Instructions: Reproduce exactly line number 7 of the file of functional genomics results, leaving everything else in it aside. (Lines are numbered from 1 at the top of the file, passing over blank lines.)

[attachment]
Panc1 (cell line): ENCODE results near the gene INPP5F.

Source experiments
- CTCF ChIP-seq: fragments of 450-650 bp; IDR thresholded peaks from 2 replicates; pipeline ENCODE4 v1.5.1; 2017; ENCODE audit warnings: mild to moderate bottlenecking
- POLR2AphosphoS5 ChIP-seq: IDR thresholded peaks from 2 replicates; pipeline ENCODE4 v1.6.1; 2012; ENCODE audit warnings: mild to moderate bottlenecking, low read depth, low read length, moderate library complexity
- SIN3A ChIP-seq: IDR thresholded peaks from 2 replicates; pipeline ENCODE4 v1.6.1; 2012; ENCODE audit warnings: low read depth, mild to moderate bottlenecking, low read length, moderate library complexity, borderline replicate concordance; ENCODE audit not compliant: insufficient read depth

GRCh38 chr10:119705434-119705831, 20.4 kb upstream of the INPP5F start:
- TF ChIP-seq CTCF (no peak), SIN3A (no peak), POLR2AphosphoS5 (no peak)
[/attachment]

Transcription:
- TF ChIP-seq CTCF (no peak), SIN3A (no peak), POLR2AphosphoS5 (no peak)